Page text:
And this is why Paul said in Col 2:16-17 that we are not to act as judge regarding food or a Sabbath day which were all shadows of Christ.
Paul clearly says in Hebrews 4:6-10 that there remains a Sabbatismos — a sabbath-like rest. That Sabbath rest is Christ and that sabbath-like rest is Everyday, “Today”. Why would it say “there remains” if the Apostles did not understand that the Old Covenant laws were shadows of spiritual things fulfilled and no longer observed by Christians as salvational once they understood the meanings. Why would he remind them not to forget the assembling of themselves together if Sabbath was still required. Even the clean and unclean meats had spiritual meaning and fulfilled in Christ's day. All the pitifully nit picking laws of the OT had meaning of a spiritual matter and fulfilled in Christ.
A. I believe your concept of the Sabbath is wrong and is not supported by Scripture. Consider the following facts.
God blessed the Sabbath (placed a special benefit on it. What else could the word blessed imply?). God sanctified the Sabbath (set it apart for a holy purpose). All this was done from the seventh day of creation. (Genesis 2:2,3).
This day was set apart for a holy purpose from the first week of this earth's existence. This was God's purpose in including it in the week. Apart from this purpose there would have been no seventh day. The week would have had only six days.
Notice also that God blessed this day only BECAUSE He had rested on it. Read Genesis 2:2,3 carefully. He established the day as a set apart day because of the experience which He had enjoyed (with Adam and Eve?) on that day. The idea that it was the start of a rest which has continued up until now (or until the introduction of sin) is contradicted by Scripture. It was a single day's rest as the following verse proves.
It is a sign between me and the children of Israel for ever: for in six days the LORD made heaven and earth, and on the seventh day he rested, and was refreshed. (Exo 31:17)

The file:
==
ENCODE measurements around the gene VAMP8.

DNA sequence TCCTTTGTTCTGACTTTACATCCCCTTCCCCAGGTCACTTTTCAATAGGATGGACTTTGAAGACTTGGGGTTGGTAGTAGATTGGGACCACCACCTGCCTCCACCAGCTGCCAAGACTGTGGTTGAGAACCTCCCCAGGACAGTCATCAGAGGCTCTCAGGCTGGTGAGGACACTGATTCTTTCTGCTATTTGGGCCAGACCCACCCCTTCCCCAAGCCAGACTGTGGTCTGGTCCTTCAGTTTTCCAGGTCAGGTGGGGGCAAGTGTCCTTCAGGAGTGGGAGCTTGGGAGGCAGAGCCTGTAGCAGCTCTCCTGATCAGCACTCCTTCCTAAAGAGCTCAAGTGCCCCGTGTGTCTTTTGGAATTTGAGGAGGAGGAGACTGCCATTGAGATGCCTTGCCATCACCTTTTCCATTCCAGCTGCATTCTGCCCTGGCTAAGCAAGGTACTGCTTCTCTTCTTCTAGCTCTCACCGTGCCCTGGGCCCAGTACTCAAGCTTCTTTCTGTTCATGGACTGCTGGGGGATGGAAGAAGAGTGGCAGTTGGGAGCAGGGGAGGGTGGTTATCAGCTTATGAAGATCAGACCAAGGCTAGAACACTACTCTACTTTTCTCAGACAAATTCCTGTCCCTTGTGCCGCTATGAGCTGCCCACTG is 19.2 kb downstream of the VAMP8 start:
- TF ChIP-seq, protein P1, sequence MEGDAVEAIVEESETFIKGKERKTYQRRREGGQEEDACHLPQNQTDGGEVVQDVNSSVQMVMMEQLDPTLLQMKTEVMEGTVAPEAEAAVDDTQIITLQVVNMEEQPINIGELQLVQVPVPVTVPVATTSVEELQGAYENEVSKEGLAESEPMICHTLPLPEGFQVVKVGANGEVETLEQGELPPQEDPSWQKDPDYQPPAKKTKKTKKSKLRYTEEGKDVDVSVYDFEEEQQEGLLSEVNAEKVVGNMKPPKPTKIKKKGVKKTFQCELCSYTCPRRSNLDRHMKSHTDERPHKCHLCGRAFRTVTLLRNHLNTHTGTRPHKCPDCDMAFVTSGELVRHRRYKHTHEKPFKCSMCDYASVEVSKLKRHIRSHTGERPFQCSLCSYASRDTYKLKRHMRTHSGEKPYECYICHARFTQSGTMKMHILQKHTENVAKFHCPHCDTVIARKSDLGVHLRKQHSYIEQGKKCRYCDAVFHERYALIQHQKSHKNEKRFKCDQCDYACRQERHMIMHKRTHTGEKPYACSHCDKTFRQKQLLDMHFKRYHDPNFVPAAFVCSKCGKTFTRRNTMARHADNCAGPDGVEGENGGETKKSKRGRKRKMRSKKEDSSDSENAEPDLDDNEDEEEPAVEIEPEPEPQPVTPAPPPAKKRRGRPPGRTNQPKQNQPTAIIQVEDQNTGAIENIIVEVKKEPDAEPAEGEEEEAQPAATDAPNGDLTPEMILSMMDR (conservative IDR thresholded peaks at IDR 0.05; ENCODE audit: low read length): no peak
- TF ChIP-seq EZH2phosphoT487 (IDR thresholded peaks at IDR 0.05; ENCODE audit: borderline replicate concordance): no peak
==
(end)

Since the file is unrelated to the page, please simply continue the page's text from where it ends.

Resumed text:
Notice what it says. God rested (finished action) and was refreshed (also a finished action). Some say the word rested signifies that He began to rest and that there is no evidence that He ever went back to work. But notice the second part of the phrase, and was refreshed. It does not say He is being refreshed, but that He WAS refreshed by His experience of rest. Both the rest and the refreshing were concluded experiences. Of course there is a great truth embedded in this passage because we know that God cannot be tired, yet He was refreshed. But the point is, the verse shows that the rest of God was a finished action which took place on a single 24 hour day.
In fact, Exodus 20:8-11 also shows clearly that God's rest was a single 24 hour day. It says,
“Six days shalt thou labour, and do all thy work: But the seventh day is the sabbath of the LORD thy God: in it thou shalt not do any work, thou, nor thy son, nor thy daughter, thy manservant, nor thy maidservant, nor thy cattle, nor thy stranger that is within thy gates: For in six days the LORD made heaven and earth, the sea, and all that in them is, and rested the seventh day: wherefore the LORD blessed the sabbath day, and hallowed it.” (Exo 20:9-11)
Here we see that the seventh day is GOD'S Sabbath. Therefore man is commanded to keep it holy. Why is it God's Sabbath? Because God rested on that day. It is God's rest. Which day must man keep holy? The same day on which God rested. God blessed it and hallowed it (made it holy). When did God do this? Back there during the first week of Creation. It was the same day on which God had rested and which he had blessed which God commanded man to keep holy.
Notice also that this means that from the time of the first seventh day, every subsequent seventh day was also blessed and hallowed. It matters not whether or not anybody had ever kept it holy before the Israelites. It was blessed and hallowed from creation week and all the world should have treated it as a hallowed and blessed day. God gave it to the Israelites when they became His people, but it had already been blessed and hallowed long before, from the time when God had rested on it and been refreshed. Therefore God tells the Israelites to keep it holy BECAUSE it had been blessed 2000 years before.
The truth is, we cannot of ourselves determine what is morally right or wrong. We must modify our understanding on the basis of what God's word reveals. This will lead us to a true and balanced understanding of salvation and of the will of God. If my understanding of righteousness by faith leads me to contradict something which is clearly taught in the word of God, then I know that my concept must be faulty, because it cannot be that it is the word of God which is wrong.